As a result of a freak fall while jogging, my wife, Joanie, sustained a subdural hematoma. It took three emergency room visits, two hospitalizations, one neurosurgery, and several months of rehabilitation before she regained her lost capacities. During her first hospitalization, we became acquainted with the hospitalist’s role which, while not new in the United States, was new to us. In the book I wrote about our experience with her injury, treatment, rehabilitation, and recovery, I included a commentary on the hospitalist phenomenon as we experienced it at one Massachusetts hospital. That commentary, below, is excerpted from Pieces Missing: A Family’s Journey of Recovery from Traumatic Brain Injury, Two Harbors Press, 2011.
With the rise of the hospitalist phenomenon, primary care physicians often now assume the role of passive receivers of information about the hospitalized patients for whom they normally have primary concern. Joanie had at least three different hospitalists caring for her during her first hospital stay of four days. Her primary care physician did not see her during that time, nor during her second hospitalization, either (she changed her primary care physician shortly after her second hospitalization, partly as a result of this).
A 1998 article in Physicians News Digest(1) states: “About 2000 physicians nationwide call themselves hospitalists. Specializing in the management of hospitalized patients, the hospital becomes their office. A hospitalist takes over for a primary care physician when it comes time to admit a patient. For your average primary care physician, this means fewer, or no, visits to the hospital at the end of their office hours for rounds. Usually working on flexible, yet intense shifts of eight to twelve hours, the hospitalist turns his or her pager off when the shift is over.”
In just eight short years after that article was published, the number of hospitalists practicing in the U.S. was estimated to have grown to 12,000, with the expectation that it will eventually grow to 30,000 (2). [The Society of Hospital Medicine estimates that the latter number has already been reached (3).]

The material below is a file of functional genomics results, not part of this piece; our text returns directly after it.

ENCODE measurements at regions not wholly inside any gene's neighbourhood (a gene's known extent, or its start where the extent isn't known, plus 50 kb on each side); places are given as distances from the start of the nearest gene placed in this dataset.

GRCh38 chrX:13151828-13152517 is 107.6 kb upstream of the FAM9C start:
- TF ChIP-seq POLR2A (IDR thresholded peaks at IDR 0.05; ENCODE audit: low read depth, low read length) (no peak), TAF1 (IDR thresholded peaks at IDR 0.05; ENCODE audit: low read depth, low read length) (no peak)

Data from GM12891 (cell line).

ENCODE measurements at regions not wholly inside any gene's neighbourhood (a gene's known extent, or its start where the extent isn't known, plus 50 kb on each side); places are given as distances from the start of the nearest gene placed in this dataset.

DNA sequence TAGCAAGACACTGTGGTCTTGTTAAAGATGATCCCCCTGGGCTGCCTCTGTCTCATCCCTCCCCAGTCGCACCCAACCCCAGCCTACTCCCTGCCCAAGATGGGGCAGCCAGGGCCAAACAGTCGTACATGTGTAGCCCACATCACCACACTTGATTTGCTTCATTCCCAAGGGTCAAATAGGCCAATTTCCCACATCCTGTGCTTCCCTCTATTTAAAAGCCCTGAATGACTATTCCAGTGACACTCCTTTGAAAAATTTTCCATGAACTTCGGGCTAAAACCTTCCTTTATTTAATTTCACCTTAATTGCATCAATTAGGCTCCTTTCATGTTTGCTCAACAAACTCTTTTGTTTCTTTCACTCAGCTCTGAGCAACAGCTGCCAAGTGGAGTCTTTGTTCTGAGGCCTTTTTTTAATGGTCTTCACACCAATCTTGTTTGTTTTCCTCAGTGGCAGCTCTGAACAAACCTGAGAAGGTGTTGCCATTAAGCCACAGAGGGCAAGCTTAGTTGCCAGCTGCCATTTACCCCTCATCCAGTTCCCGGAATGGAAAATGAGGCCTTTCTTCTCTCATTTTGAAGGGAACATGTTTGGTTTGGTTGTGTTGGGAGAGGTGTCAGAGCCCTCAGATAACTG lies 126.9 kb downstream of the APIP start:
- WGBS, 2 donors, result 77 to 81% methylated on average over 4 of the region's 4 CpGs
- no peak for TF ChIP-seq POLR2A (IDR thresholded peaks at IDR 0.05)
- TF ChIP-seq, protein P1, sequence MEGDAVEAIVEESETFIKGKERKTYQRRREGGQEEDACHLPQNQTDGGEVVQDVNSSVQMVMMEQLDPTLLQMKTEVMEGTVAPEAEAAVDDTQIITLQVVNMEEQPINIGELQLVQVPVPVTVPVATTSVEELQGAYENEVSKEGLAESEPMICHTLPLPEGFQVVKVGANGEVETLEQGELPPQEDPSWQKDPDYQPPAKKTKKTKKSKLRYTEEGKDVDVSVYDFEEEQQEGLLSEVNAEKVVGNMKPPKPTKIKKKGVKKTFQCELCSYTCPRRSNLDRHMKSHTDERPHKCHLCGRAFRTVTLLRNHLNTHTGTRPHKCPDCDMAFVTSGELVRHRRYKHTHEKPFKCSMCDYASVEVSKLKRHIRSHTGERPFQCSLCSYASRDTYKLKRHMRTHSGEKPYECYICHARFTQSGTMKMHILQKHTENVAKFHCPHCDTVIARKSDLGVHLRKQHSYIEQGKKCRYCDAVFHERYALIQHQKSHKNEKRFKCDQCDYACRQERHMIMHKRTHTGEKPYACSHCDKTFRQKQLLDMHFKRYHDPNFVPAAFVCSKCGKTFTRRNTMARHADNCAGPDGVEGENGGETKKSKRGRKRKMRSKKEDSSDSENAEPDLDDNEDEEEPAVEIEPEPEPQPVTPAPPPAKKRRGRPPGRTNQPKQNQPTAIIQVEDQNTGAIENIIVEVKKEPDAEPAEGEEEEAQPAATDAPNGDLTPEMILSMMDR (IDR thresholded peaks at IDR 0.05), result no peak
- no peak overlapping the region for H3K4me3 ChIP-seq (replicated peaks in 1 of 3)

Since a key role of the primary care physician is to manage health care for the whole patient, turning that care over to hospitalists while the patient is in the hospital (even if the hospitalists keep the primary care physician apprised) weakens that key component of caring for the whole patient. Moreover, a hospitalist does not have the same sense of connection with a patient that the patient’s primary care physician has. Plus, since different hospitalists often see the patient during a hospital stay, there is a greater chance that communication about each case is, perforce, going to be less clear than if only one person, the primary care physician, is handling the case.
Those in favor of the hospitalist movement counter that the hospitalist, being based in the hospital, is more available to both the patient and the nurses who provide care for the patient than a primary care physician, whose office is often not in or near the hospital, would be. Should untoward developments in a patient occur, the hospitalists are there to act. In addition, because they work defined shifts, hospitalists tend to be fresher and more alert than primary care physicians, who may see their hospitalized patients at the middle or end of a busy day, would be. Those sympathetic to the hospitalist movement also point out that hospitalists’ treatment and activities are monitored more closely by the hospitals in which they work than are those of primary care physicians providing care to their hospitalized patients.